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latest news Sacramento shooting suspect freed from jail despite DA

The man arrested for possessing a machine gun at the scene of Sunday’s Sacramento shooting was released from state prison last year despite the county attorney’s opposition to his early release.

Smiley Martin, 27, was convicted in 2018 and was serving a 10-year sentence for domestic violence and assault when he was released. He was arrested Tuesday morning at a Sacramento hospital, charged with being a felon in possession of a stolen firearm and handgun that was converted into a fully automatic weapon. He was injured in a downtown Sacramento shooting that erupted around 2 a.m. Sunday outside a string of nightclubs, killing six people and injuring 12.

In video confirmed by law enforcement, he is seen brandishing the weapon on social media on Saturday, just hours before the shooting. Her brother, Dandrae Martin, was arrested for assault with a deadly weapon and possession of a firearm by a felon.

Almost exactly a year ago, Dist. Atti. Anne Marie Schubert’s office opposed Smiley Martin’s release from state prison to the Board of Parole Hearings in a two-page letter, first reported by the Sacramento Bee. The district attorney’s office requested that he not be released because he is a career criminal and a danger to the community. Schubert released the letter after a request for the records but would not comment further.

“Inmate Martin has, throughout his adult life, displayed criminal behavior,” Deputy Dist wrote. Master Danielle Abildgaard. “While the case under review may not be ‘violent’ under the Penal Code, inmate Martin’s criminal conduct is violent and lengthy.

“Inmate Martin has committed multiple criminal offenses and has a clear disregard for human life and the law, which can be demonstrated by his conduct in his prior convictions for robbery, possession of a firearm and prior conviction for offense of providing false information to a peace. officer.”

The prosecutor documented his story with illegal firearms. “In January 2013, just six months after his eighteenth birthday, inmate Martin was contacted by law enforcement officers. Inmate Martin attempted to throw an assault rifle that he had concealed in his belt under his clothing. The rifle had a pistol grip and the ability to accept a detachable magazine in front of the pistol grip. Inmate Martin was also found in possession of two fully loaded twenty-five round magazines for the assault weapon. »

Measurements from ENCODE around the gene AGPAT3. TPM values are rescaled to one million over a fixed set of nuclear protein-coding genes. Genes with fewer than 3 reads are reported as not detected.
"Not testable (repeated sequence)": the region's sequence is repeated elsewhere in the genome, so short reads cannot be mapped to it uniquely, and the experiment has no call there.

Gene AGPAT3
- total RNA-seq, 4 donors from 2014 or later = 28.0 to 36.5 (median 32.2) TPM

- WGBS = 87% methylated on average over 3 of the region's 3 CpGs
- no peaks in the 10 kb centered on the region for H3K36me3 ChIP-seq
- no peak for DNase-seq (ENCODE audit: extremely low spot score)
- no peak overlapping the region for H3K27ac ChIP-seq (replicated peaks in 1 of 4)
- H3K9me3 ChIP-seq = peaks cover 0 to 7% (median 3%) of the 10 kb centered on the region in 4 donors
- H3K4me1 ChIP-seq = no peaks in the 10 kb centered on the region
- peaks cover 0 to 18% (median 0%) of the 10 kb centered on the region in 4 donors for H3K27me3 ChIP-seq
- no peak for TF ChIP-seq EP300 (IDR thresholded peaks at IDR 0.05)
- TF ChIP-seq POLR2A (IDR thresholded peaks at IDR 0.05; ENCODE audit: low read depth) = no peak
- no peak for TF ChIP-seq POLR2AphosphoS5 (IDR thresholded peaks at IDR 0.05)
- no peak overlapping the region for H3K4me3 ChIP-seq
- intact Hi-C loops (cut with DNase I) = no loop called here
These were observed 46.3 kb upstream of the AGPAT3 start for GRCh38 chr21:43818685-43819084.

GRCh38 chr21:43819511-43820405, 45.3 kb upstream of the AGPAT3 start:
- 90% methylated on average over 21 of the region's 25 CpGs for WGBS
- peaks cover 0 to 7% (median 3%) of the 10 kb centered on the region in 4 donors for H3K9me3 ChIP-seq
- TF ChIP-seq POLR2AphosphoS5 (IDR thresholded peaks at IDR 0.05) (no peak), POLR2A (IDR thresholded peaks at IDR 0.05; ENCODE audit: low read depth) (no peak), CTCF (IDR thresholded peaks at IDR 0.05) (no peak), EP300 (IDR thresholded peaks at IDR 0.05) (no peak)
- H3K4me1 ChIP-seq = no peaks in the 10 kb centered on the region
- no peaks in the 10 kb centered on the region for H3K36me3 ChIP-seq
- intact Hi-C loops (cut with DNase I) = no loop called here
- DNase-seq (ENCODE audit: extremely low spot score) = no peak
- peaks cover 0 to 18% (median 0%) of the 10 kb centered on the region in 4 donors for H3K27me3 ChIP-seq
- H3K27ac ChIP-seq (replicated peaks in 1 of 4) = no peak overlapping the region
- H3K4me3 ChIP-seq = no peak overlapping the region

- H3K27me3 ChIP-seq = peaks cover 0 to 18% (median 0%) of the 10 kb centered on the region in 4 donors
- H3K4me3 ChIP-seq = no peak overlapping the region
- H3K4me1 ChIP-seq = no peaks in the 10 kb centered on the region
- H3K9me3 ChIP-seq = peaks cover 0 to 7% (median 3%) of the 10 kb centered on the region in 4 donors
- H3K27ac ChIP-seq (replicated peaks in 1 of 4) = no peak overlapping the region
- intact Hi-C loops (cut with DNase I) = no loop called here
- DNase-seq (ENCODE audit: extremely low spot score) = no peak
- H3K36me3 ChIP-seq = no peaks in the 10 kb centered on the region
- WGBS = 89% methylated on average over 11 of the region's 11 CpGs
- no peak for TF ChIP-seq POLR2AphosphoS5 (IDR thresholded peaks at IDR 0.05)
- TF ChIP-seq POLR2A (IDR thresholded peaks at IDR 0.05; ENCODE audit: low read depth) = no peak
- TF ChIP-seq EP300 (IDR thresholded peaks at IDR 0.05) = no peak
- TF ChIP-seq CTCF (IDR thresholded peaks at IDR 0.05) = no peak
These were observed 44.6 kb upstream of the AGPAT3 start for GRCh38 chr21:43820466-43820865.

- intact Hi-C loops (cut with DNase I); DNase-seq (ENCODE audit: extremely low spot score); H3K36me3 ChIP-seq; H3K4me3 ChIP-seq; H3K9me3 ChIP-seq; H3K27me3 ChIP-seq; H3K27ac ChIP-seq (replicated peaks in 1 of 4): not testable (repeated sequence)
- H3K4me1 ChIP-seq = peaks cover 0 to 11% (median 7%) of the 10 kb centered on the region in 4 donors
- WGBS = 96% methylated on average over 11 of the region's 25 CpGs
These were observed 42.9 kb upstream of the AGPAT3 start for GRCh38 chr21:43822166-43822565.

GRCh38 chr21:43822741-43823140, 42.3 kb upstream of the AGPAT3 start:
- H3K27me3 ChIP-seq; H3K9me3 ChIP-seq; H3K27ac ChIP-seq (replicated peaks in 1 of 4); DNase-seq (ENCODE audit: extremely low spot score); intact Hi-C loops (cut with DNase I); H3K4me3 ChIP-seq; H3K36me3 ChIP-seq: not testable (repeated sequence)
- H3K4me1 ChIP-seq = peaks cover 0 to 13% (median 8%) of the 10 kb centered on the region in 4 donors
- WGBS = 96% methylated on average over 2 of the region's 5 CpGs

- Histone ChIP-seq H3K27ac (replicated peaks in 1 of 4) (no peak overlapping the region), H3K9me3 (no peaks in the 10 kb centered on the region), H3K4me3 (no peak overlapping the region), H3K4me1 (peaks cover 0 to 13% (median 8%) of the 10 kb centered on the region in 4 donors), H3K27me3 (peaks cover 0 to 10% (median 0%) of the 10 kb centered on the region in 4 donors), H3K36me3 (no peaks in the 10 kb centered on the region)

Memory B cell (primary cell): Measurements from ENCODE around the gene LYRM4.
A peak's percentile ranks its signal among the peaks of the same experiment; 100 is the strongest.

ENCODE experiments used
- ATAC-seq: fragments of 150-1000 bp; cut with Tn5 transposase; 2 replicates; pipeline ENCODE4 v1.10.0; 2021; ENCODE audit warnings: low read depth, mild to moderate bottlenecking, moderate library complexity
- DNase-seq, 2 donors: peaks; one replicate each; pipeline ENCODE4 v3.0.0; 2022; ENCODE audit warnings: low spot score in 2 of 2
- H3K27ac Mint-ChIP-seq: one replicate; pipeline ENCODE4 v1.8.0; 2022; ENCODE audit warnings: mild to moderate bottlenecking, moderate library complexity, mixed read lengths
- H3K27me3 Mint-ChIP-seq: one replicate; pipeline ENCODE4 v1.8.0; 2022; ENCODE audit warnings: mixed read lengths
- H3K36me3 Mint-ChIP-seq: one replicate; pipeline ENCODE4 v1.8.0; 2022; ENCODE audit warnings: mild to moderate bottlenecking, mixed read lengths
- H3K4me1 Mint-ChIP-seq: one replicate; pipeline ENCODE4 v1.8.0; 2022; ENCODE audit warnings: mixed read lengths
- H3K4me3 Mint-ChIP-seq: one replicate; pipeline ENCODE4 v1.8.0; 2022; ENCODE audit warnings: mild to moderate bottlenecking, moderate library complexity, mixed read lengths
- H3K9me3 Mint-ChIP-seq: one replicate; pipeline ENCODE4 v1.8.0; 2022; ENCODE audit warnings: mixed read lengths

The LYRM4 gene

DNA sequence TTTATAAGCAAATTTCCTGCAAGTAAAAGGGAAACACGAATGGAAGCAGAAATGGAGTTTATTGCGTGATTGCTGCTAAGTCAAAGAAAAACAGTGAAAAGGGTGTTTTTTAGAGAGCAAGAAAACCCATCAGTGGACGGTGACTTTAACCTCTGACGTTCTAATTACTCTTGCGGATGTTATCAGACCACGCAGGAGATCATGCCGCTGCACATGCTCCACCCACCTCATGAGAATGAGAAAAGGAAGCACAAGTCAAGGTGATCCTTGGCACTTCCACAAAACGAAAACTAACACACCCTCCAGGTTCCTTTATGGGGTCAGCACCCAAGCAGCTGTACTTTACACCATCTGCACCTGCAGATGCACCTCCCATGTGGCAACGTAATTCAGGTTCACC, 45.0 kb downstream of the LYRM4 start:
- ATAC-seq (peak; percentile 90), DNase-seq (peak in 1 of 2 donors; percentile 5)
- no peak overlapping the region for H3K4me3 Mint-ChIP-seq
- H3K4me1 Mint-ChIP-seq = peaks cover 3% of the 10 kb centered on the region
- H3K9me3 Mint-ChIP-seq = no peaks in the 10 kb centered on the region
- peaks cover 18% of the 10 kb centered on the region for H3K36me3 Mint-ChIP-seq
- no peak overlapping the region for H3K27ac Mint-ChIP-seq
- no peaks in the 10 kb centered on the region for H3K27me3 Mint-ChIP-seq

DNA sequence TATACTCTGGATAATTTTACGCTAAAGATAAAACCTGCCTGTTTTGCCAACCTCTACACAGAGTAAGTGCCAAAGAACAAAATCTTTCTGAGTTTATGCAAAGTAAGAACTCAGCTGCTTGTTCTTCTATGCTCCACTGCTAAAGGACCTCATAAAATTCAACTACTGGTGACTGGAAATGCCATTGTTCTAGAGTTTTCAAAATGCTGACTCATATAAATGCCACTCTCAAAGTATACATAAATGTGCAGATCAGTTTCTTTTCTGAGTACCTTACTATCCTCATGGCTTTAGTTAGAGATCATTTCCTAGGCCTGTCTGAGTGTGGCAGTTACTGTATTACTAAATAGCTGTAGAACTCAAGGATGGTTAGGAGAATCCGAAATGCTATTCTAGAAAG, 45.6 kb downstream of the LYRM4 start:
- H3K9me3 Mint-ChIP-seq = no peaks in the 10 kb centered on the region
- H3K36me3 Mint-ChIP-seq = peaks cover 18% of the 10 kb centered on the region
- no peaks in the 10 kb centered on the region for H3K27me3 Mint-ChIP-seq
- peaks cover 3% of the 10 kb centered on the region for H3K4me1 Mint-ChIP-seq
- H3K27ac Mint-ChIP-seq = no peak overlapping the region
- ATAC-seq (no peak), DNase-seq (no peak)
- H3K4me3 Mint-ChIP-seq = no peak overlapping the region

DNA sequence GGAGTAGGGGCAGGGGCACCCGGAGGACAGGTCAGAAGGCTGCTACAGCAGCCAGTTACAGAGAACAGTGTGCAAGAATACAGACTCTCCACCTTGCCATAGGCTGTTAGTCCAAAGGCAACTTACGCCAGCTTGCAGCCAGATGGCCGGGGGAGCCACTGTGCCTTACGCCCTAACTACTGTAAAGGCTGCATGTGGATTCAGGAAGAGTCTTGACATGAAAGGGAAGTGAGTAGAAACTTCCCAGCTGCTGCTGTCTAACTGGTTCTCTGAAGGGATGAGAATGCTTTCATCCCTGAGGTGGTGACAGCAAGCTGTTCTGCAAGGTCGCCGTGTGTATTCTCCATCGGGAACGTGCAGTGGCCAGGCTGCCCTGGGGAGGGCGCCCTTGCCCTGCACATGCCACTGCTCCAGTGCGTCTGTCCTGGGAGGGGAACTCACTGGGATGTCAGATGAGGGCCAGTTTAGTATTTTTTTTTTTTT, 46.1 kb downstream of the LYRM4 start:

The prosecutor noted that Martin was convicted of the assault weapon and large capacity magazine offense and was sentenced to jail and probation. But in November 2013, Martin and three other suspects entered a Walmart store, asked a clerk to see a Samsung Galaxy laptop, then seized several Galaxy laptops, worth about $2,800, and they ran away. It was part of a series of robberies and witnesses identified Martin through surveillance photos from those subsequent robberies. Martin pleaded to the theft and was sentenced to two years in state prison.

Shortly after that prison sentence, in November 2016, Martin was arrested in a car with three other passengers, then gave a false name and fled from the police. “Inmate Martin was eventually incapacitated with a Taser and ultimately taken into custody,” the prosecutor wrote. Officers determined he was on parole. “One of the passengers in the vehicle Inmate Martin was traveling with had an unregistered, loaded handgun in his purse. Inmate Martin was charged and ultimately pleaded to giving false information to a peace officer.

“Less than six months later, inmate Martin forced his way into his girlfriend’s residence. He found her hiding in her bedroom closet and struck her repeatedly with a clenched fist across the face, head and body, causing visible injuries,” the deputy prosecutor wrote. “He then dragged her out of the house by her hair to a waiting car. After putting her in the car, he assaulted her with a belt.

The ensuing police investigation determined that “the victim worked as a prostitute and that inmate Martin aided and abetted her in prostitution,” according to text messages. Martin pleaded to two felony assault charges for a 10-year prison sentence.

The prosecutor warned the council that Martin “is an aggressive and non-compliant individual and has absolutely no respect for his victims who are left behind as a result of numerous serious offenses. He has no respect for others, for the forces order or for the law. If he is released sooner, he will continue to break the law.

California Department of Corrections and Rehabilitation officials did not immediately respond with details of Martin’s release. But they have previously said that inmates like Martin were not released early, and rule changes regarding good behavior credits did not amount to early releases.

Schubert, a former Republican who is running for state attorney general as an independent, is among a group of district attorneys who have sued the state over its emergency regulations that led to a reduction in the state’s prison population. She repeatedly warned that “early releases” would result in prisoners sentenced to 10 years being released after three years and four months.

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